ARI SHAPIRO, HOST:
At a psychiatric hospital in Atlanta, a 19-year-old patient died while being restrained by staff. It was deemed a homicide. At a similar facility in Dallas, a patient attacked a doctor who later died of his injuries. These psychiatric hospitals and more than a hundred others around the U.S. stayed fully accredited even after cases of patient abuse, sexual assault and other major violations. That's the finding of an investigation by The Wall Street Journal, and reporter Stephanie Armour joins us now. Welcome.
STEPHANIE ARMOUR: Thanks for having me.
SHAPIRO: You looked at hundreds of pages of state inspection reports from psychiatric facilities all over the U.S. Tell us the pattern you found.
ARMOUR: Well, what I found with the analysis is that hospitals that have significant and serious violations were able, in many cases, to retain their full accreditation by a third-party accrediting organization. And what these hospitals then do is they use this accreditation - it comes with a gold seal of approval - on their websites, on brochures. And they use it to recruit new patients even at the same time that they are under federal investigation for these violations or even, in some cases, where the violations are so severe the federal government has cut them off from all Medicare funding.
SHAPIRO: Yeah. That was one of the things that really struck me in this story - is that in cases where the problems were so pervasive, the federal government said the hospital would no longer get Medicare money, still the hospital retained its accreditation.
ARMOUR: That's correct. And we found examples where the hospital retained their accreditation even after they had lost all their Medicare funding. And you have to understand; for the federal government to cut off Medicare funding is a very, very rare occurrence because it generally means the hospital goes out of business. But what's also really interesting about this is that the federal and state governments have largely farmed out safety oversight of psychiatric hospitals and actually all hospitals in the United States to these third-party accrediting organizations. They go in. They inspect a hospital. They certify the hospital, and that hospital is then able to get Medicare funding.
SHAPIRO: You write that one organization has a virtual monopoly on these inspections of psychiatric hospitals. It's called the Joint Commission. They decide whether a hospital gets accredited or not. When you showed them your findings, how did they explain their decision to let hospitals keep accreditation even after these egregious lapses?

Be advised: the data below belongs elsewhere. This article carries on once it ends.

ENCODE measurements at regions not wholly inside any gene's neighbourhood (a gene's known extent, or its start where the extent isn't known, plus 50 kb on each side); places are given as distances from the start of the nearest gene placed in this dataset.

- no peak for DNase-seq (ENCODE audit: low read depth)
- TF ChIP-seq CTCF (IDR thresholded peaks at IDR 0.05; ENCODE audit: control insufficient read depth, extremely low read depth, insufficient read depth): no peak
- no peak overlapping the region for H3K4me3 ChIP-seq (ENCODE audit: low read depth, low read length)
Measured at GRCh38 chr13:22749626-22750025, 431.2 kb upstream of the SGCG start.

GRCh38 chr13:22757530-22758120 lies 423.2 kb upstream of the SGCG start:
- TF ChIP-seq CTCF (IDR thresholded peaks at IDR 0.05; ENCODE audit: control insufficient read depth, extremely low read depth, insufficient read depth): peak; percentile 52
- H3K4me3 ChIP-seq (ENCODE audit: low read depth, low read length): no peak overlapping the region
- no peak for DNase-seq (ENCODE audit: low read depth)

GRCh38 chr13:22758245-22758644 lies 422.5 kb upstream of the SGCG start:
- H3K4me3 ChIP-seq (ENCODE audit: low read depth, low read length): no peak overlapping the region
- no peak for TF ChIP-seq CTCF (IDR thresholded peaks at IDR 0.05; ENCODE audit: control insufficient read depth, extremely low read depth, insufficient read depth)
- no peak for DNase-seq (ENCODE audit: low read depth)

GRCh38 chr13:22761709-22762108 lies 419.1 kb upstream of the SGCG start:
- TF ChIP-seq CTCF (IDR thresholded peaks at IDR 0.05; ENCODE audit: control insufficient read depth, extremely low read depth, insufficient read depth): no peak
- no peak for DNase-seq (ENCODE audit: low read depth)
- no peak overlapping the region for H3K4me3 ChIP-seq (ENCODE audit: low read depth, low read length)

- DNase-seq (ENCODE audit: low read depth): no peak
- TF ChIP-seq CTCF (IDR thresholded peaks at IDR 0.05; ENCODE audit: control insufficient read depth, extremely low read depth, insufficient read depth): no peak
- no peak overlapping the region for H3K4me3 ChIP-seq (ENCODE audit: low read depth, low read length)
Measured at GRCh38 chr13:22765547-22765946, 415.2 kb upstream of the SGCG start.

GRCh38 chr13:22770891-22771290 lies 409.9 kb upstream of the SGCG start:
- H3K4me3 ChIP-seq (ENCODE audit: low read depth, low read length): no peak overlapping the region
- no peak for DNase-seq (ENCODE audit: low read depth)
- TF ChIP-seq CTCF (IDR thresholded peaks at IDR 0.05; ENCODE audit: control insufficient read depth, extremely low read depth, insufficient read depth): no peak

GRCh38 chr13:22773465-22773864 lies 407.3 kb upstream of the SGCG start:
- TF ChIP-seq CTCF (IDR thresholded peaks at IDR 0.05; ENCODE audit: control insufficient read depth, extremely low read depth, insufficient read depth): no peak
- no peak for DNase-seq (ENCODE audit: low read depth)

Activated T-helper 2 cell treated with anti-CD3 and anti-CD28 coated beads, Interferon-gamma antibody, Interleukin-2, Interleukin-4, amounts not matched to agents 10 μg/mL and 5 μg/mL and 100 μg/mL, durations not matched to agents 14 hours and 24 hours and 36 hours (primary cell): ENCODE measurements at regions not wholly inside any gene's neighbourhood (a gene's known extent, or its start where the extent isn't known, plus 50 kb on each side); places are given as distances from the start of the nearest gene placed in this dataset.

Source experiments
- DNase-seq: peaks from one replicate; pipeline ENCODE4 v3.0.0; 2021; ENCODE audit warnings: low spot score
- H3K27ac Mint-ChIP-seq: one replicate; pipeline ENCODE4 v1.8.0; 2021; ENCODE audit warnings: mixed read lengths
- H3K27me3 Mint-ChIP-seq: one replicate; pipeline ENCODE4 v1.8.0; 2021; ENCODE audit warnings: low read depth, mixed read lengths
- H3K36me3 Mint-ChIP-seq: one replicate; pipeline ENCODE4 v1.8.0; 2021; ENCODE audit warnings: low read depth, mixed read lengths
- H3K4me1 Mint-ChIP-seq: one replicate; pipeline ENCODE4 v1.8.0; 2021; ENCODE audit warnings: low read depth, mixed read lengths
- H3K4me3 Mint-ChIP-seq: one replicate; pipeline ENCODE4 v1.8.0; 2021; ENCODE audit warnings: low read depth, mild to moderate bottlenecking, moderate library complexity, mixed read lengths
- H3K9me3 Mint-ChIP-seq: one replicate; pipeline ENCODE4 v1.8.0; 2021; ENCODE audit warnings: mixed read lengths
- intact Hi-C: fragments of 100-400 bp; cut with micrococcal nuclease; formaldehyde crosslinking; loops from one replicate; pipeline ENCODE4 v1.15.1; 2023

ARMOUR: Well, they say that their role is very much to work with a hospital that has problems to help them improve, that they are not a, quote, "regulator," that they do not go in and punish a hospital. And they actually say that this process that they have allows hospitals to be much more forthcoming with them about potential problems.
SHAPIRO: Do you find that a reasonable explanation?
ARMOUR: Well, we did find that hospitals that - the Joint Commission said, look; hospitals tend to get better after a violation when they retain their accreditation. But we found in our analysis that the vast majority of hospitals actually went on to have further violations.
SHAPIRO: So if there's more than a hundred psychiatric hospitals around the U.S. that have had egregious violations and yet still advertise this gold seal of approval, what does that mean for people who might be considering placing a loved one or themselves into a psychiatric hospital? What kind of guarantee can people have of safety?
ARMOUR: There is, I think, a concern that there's a false sense of safety that hospitals are able to promote and advertise. You have to also understand that the Joint Commission, which inspects and reviews hospitals often in lieu of regular state inspections - all of their surveys and inspections are private, where - if a state survey is done, in most cases, someone who's considering a hospital can go check it out to see what the problems have been. But the Joint Commission - thanks to a federal law, all of their inspections are private. So there's very little information really that patients can get on what may be going on at a hospital.
SHAPIRO: Stephanie Armour is a health policy reporter for The Wall Street Journal. Thanks for joining us today.
ARMOUR: Sure. Thank you for having me.
NPR transcripts are created on a rush deadline by Verb8tm, Inc., an NPR contractor, and produced using a proprietary transcription process developed with NPR. This text may not be in its final form and may be updated or revised in the future. Accuracy and availability may vary. The authoritative record of NPR’s programming is the audio record.